Painting landscapes is often left until Summer, for sun-kissed scenes, or Autumn, for a gorgeous plentiful colour palette. Standing in freezing forests or surrounded by snow is hardly an appealing place to spend your time painting a landscape. However, winter landscapes can create some of the best compositions, with sun glinting off snow banks and tree branches heavy with snowfall. Winter can be a great time to set up your easel outside and bring the outside in with your paintbrush. We are here to give you our top tips and some inspiration for winter painting ideas.
Warm It Up
As we gaze out of our gloomy windows, it’s easy to forget that winter isn’t all dark and cold. The trick to creating a stunning winter painting is to add warmth – this can be finding a gorgeous Winter sunrise or sunset if you’re lucky, or simply adding a warm glow to your winter landscape. An orange tinge to your treeline, a brightly-dressed figure – however you do it, warmer colours will bring your winter scene out of the darkness.
Not Everything is White and White
It can be easy to look at a snow-covered landscape and be intimidated. You might think that everything is simply white and be baffled as to how to create nuances and shadow, as all effective landscapes should have. Take inspiration from real life – take pictures of snow, if you have any, and the shadows cast over blankets of snow and you will notice that other colours begin to emerge. Blues and greys, oranges and pinks all appear in the light and the shadows as the sun rises and sets over the land. The ground is rarely lighter than the sky in a winter landscape, so bare this in mind when getting started.
In addition to looking closely at your snowy scene, you should also be very sparing with your white. Pure white paint, whether watercolour, acrylic, or oil, should be used to highlight where the sun is bouncing off the snow-covered areas of your scene. If there is pure white everywhere, this will have less of an effect when used for this purpose. Use your pure white only when absolutely necessary to avoid creating a wishy-washy landscape.
Winter Landscape Painting Artist Inspiration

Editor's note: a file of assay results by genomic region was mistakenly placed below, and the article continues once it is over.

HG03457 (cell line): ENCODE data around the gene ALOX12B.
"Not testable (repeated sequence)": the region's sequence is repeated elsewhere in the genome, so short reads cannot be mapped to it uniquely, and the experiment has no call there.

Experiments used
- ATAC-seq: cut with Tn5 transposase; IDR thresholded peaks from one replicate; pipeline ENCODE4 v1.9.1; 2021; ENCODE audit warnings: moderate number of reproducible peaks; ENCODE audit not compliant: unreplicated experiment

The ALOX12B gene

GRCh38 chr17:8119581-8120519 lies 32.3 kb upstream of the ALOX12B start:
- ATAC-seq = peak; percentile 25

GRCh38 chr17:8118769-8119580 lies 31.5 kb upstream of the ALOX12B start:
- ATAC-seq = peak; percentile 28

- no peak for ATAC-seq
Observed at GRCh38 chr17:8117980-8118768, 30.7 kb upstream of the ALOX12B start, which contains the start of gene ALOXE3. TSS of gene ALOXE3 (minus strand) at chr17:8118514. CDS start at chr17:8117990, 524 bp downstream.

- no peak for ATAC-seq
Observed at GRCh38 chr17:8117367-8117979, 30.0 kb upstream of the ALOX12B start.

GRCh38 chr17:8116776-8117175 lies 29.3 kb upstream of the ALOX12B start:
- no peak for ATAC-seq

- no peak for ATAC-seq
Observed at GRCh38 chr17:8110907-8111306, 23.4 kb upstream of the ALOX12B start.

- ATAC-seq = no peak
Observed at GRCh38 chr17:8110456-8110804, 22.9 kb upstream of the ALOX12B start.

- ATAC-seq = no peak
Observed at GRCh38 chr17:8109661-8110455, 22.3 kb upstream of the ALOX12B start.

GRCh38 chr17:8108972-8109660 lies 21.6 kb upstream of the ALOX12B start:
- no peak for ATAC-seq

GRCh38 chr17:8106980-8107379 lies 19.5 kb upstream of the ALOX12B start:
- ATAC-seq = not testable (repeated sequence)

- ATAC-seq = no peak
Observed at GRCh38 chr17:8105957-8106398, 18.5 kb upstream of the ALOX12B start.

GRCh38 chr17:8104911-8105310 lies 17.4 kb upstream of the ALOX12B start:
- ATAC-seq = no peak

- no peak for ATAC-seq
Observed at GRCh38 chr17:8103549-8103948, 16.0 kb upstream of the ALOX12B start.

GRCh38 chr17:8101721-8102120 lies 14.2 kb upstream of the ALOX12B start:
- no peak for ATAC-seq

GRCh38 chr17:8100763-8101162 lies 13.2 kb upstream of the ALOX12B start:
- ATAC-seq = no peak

Now the tips are out of the way, here are some of the best winter landscape paintings to leave you inspired and raring to get started on your own winter painting ideas.
The Magpie by Claude Monet
The Magpie is one of the most infamous winter paintings in history. Notice that while pure white is only used in certain areas, the whole painting doesn’t lose it’s snow-covered atmosphere. Another thing to note about this painting is the simple colour palette – effective landscapes draw from a handful of colours to give the landscape a real theme and a sense of realism.
Winter Landscape with Skaters and Bird Trap by Pieter Bruegel the Elder
Famous for his landscapes, Pieter Bruegel the Elder was an expert creator of landscapes featuring people, particularly peasant scenes. While this is undoubtedly a scene full of snow, the whole scene has a warm glow, not just created by the warm-coloured houses surrounding the frozen lake.
A Village Street in Winter by Alfred Sisley
If you prefer painting nature landscapes in better weather, a more built up landscape can be perfect for winter scenes. In this winter painting by Alfred Sisley, his brushwork is scattered and uneven, giving the impression of texture, not just in the snow but on the buildings too. His warm palette creates a winter scene that is likely close to sunrise or sunset.
Winter Scene by Louis Remy Mignot
This winter painting shows an excellent understanding of light. While the snow and sky remains in white and blue shades, the orange tinge on the plants and trees growing through the snow suggest that the sun is rising or setting over the snow-covered hills. Understanding how light works, particularly on snow, is essential for executing your winter painting ideas.
If you’re still stuck for inspiration, it could be a great idea for the new year to visit some of the best art galleries in the UK to see the great masterpieces in person.< Back to blog